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God at Work in Our Community

"Living on Mission at the Taste of Wheaton" 

By Janet Click 

For a while, I’ve wrestled with what living on mission looks like in the context of my life in Wheaton. I am not a missionary called to the farthest places of the globe, but I am a follower of Jesus and I am called to live a life on mission—but what mission? 


As a follower of Christ, I am commanded by Jesus “to go and make disciples of all the nations, baptizing them in the name of the Father and the Son and the Holy Spirit.” I’ve recited Matthew 28:19 since grade school and because of that, I don’t think I absorb the weightiness of it as I should. It is not a request, a thing to strive for in the future—a maybe someday when I know more or I have more time or I don’t have all these other things to do—I will work towards sharing the gospel. No, it is a command for now. What a tremendously huge call and purpose we have on our lives as believers. And we are not left to go and make disciples in our own strength. Acts 1:8 says, “But you will receive power when the Holy Spirit comes upon you. And you will be my witnesses, telling people about me everywhere—in Jerusalem, throughout Judea, in Samaria, and to the ends of the earth.” Wow. We have the power of God upon us through the Holy Spirit to be God’s witnesses, telling people about him everywhere—in Wheaton. 


With this at the forefront of my mind, I along with several other College Church people volunteered to staff a table at the Taste of Wheaton. I didn’t go into the event with the intent of explicitly sharing the gospel. I wanted to be a warm and friendly presence as a representative of the church, welcoming members of the community to participate in life at our church through various ministries such as STARS, children’s and adult ministries. I also wanted to connect with young families and invite any moms of preschoolers to Mom2Mom, a ministry I’m involved in serving with at College Church. 


But when I woke up Saturday morning, I was starting to regret that I had signed up to sit at the table for four hours that day. What was I thinking? I was feeling nervous and I prayed, “Lord, use me this morning how you want to use me. Bring those who are seeking you and seeking truth to the table. Give me discernment in conversations. Help me not to miss any opportunities for gospel conversations.” As I ran out the door, I grabbed a Bible just in case.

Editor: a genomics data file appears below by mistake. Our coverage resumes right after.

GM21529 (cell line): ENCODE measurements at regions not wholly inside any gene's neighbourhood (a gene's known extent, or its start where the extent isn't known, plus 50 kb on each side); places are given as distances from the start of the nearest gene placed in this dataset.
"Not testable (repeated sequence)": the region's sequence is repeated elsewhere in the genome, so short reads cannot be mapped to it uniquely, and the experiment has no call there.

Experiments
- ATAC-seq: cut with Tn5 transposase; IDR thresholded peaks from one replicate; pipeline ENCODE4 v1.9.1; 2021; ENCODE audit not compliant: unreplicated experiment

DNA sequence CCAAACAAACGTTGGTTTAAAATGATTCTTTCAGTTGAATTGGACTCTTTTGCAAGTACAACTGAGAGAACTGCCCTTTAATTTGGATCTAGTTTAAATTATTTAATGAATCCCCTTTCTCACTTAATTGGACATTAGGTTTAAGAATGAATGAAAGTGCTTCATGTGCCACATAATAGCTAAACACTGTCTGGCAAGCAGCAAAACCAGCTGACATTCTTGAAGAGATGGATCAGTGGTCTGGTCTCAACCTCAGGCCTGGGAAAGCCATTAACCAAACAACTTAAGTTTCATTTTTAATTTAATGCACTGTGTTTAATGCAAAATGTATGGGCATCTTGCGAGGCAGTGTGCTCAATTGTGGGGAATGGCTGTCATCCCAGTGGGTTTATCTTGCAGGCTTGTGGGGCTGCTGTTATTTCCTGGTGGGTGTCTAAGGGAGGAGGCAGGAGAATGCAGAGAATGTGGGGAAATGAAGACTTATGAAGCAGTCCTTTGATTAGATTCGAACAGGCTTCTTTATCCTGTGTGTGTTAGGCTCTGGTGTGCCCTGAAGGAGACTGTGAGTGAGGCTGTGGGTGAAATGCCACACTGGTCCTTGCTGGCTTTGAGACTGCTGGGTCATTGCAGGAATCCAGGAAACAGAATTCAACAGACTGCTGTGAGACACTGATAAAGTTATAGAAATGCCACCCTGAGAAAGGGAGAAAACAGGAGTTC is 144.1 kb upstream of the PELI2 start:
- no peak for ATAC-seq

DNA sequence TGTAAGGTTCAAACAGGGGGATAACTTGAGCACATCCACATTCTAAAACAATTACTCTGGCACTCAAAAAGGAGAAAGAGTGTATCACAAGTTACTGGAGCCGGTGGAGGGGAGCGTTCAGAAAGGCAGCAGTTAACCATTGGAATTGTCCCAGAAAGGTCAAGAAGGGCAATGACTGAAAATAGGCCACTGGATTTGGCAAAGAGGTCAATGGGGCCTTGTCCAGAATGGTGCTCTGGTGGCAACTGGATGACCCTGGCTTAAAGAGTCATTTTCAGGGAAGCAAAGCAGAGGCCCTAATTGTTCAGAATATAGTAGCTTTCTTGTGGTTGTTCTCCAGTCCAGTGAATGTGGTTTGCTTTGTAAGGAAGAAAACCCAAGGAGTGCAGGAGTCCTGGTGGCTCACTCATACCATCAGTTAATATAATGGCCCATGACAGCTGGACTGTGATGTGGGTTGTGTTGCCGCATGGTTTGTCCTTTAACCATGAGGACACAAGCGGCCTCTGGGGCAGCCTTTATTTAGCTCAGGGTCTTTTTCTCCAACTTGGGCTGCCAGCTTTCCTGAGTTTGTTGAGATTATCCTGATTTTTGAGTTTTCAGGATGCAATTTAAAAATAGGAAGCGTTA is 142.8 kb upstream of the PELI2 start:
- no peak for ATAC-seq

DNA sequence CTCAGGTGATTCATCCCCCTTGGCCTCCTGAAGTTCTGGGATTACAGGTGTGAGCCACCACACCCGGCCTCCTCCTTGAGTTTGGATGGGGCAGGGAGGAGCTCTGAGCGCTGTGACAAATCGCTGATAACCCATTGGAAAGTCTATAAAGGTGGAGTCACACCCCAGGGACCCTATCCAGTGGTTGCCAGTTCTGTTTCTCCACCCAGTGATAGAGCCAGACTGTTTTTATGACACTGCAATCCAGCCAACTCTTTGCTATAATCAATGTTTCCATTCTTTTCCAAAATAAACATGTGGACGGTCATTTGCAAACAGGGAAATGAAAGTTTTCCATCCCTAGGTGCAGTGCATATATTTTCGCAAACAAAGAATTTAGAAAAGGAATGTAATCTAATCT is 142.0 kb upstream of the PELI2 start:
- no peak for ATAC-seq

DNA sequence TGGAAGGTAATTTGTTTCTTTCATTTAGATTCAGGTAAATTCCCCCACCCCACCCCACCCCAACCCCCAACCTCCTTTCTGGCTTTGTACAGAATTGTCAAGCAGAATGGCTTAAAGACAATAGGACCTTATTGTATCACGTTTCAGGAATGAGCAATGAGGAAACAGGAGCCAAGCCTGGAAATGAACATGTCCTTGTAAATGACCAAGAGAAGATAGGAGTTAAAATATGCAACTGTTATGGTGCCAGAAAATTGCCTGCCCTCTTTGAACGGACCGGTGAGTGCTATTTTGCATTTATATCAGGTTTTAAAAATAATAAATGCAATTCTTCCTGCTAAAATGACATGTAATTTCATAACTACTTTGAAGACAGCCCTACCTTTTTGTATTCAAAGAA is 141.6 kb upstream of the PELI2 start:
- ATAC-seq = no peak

The first hour of the Taste of Wheaton, Chris Tews and I chatted with runners who had finished the Cosley Zoo Run for the Animals and promoted the Run for the STARS. Every time we saw a family with kids, we invited the kids to play games for a prize. While the kids played, we talked with the parents about the great free summer programs we have for kids at the church and in neighborhood backyards and handed them fliers with information. I had some wonderful conversations with moms during the morning about Mom2Mom. In fact, the Monday after the Taste of Wheaton, a mom came to the Mom2Mom park play date who had received a flyer from College Church at the Taste of Wheaton. It was great to see this mom—and I’m sure other families, as well—get connected to our church because of our presence at the Taste of Wheaton. My prayer and hope is that through these connections, there will be gospel fruit. 


By far, my most exciting conversation of the morning took place when Carolyn Litfin was working with me. A woman came up to the table and asked if she could take two of the free prizes we were giving away, one for her and one for her friend fighting cancer. I said, “Of course!” We chatted briefly, but I could tell the woman was lingering. 


I decided to use the question Wil Triggs had provided as a prompt for conversation. “We are collecting people’s questions,” I said. “You can write down a question to God and put it in the box, and if you’d like a pastor will get back to you. If you could ask God any question, what would you ask?” 


She looked up at me and said, “I do have a question for God. Why does he allow suffering?” I listened as she described some of the suffering she has seen in her life, and I prayed silently, “Lord, help me.” Then I started talking. I can’t recount everything I shared, but Carolyn and I both talked with her about how all good things come from God and how God works all things—even the bad—together for good. We shared the gospel and the hope that can be found in Jesus with her. We invited her to a summer Bible study Carolyn is hosting, and got her contact information to follow up with her. And we prayed with her that God would help and guide her as she seeks truth.


I don’t know what the Lord has in store for our relationship with this woman. But I do know that I learned important lessons at the Taste of Wheaton. When do I slow down enough in my life to be available to others who are spiritually curious and searching for truth? How often do I pray that God would bring someone to me who is searching so that I can share the good news of the gospel with him or her? How often do I engage people in spiritual conversations by asking questions? Do I believe that I have the power of God in me, equipping me for the work of evangelism? 


My four hours of serving at the Taste of Wheaton reminded me that the spiritually curious are all around us. Will you pray for God to bring someone into your path who desperately needs to know him; then pray for boldness and open doors to share the good news of Jesus with them and be ready to truly obey Jesus’ command to go and make disciples in his power.

 

 

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